In addition -- please do note -- the only parts of the frame that need and should be removed on Schotten- type movements are the two middle uprights in back. They are kept in by small metal pins etc. at the top of each.

    The top and bottom plates, and the front, and the back corner uprights are not to be removed, taken apart or drilled, etc.

    There have been several postings of photos of these movements on this Message Board -- some by yours truly as well.

    Tyler and the articles in CLOCKS and such are all available through the NAWCC Library & Research Center.

    Zepernick
     
  4. Uhralt

    Uhralt Registered User
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    Don't remove any wooden pegs if this is a Black forest clock! A Schottenwerk should be one. You take the movement apart by removing the short nails that are located on the top of the two wooden panels on the back side of the movement. They are nailed into the top of the clock frame from below. The top of the panels (one for the going train and one for the strike train) then can slide out to the back. You need to remove the count wheel before you slide back the strike side panel.

    Everything else should be self-explanatory.

    I hope this helps,

    Uhralt
     
  5. Andy

    Andy Registered User

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    Well...how nice to have forums...and how nice to have kind readers to help. Glad I asked before doing things LOL
    Thanks!

    Took another look and lo and behold, if you take the back cover off...which has nails and also pegs in it...you can then get to the panels mentioned and pull the nails and tip the panels out to get the gears out. I just hadn't looked well enough. Forest for the trees type of thing. Tell me if I'm correct though, that I must take the rear panel (one with the hanging hole cut in it) off to do all this. It is, as stated, pegged in addition to being nailed, but I see no other way to do it. Let me know please.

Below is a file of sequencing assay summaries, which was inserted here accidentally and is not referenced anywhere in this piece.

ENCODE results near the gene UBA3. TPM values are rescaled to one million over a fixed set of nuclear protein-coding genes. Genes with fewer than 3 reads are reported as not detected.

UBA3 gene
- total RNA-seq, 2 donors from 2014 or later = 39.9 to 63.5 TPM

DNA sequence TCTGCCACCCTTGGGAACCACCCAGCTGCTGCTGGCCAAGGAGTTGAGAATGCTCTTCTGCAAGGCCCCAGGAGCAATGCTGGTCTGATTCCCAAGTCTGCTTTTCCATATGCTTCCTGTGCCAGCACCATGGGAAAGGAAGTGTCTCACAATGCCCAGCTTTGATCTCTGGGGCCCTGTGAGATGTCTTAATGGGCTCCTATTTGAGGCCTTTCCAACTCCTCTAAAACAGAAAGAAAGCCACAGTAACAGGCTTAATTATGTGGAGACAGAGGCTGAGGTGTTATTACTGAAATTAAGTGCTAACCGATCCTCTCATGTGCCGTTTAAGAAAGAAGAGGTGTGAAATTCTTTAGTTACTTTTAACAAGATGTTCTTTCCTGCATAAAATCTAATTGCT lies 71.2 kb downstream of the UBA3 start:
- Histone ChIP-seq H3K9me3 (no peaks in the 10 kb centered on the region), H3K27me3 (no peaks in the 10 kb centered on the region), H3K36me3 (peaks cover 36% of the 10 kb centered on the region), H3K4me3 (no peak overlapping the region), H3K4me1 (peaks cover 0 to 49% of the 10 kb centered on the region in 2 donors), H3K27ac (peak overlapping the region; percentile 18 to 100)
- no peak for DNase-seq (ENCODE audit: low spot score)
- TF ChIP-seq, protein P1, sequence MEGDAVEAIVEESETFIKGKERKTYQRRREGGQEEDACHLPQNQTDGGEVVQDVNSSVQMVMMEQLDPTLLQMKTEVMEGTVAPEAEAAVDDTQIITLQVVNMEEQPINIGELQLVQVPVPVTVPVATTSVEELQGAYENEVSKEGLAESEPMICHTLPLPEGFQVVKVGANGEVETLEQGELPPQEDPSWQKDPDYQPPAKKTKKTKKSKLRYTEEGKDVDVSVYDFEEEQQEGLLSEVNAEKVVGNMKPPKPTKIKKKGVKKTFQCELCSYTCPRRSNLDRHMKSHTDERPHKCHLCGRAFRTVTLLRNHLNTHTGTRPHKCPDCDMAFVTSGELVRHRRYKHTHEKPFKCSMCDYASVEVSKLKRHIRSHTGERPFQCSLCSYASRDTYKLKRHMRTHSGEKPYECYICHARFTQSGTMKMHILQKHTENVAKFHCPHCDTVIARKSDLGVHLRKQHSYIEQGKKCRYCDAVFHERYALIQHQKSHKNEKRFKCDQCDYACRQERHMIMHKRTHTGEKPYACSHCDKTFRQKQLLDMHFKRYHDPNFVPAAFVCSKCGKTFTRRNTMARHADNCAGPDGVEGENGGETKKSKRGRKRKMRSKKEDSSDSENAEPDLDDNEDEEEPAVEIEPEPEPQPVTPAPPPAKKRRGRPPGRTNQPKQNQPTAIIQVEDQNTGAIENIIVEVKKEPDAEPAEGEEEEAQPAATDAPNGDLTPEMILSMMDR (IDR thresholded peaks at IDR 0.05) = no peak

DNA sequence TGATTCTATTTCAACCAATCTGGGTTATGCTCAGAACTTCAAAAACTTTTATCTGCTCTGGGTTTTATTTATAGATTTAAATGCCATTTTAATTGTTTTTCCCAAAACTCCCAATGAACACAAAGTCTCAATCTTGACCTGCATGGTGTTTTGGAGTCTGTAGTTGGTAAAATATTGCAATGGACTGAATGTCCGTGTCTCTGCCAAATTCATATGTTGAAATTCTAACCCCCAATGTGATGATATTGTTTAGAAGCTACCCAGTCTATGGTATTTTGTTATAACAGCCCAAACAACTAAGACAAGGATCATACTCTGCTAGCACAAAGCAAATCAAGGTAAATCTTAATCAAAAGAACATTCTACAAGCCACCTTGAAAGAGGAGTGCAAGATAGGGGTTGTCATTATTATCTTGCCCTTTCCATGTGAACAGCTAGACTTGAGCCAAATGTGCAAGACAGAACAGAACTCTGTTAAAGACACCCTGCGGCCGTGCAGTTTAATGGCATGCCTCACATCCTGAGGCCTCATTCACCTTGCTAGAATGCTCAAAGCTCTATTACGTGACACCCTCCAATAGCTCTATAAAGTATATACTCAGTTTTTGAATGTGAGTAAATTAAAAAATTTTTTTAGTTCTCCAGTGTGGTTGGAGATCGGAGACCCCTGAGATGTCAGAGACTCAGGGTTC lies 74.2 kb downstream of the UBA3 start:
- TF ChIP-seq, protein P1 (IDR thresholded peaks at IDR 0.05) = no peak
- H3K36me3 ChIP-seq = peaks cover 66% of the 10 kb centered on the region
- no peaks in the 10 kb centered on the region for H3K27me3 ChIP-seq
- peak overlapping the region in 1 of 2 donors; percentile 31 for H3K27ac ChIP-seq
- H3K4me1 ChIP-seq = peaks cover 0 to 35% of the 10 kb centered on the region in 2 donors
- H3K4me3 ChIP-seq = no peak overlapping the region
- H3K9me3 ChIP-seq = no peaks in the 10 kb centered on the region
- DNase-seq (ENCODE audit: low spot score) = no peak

Other than that, seems a simple deal.
    Another question as long as you are reading this anyway. See the photos please. Anyone know that maker's mark? KK ? Anyone familiar with the cool rabbit form adjusting piece?
    Background info, this is the works from an Art Nouveau, clock, carved with flowers on the Shield and an enamel dial. So it isn't that old...but still pretty.

    Looked up that book and it can be bought, just a bit expensive here at 50 bucks for a used book.
    Will see what is available in the other reference for the library in the website...
    Thanks!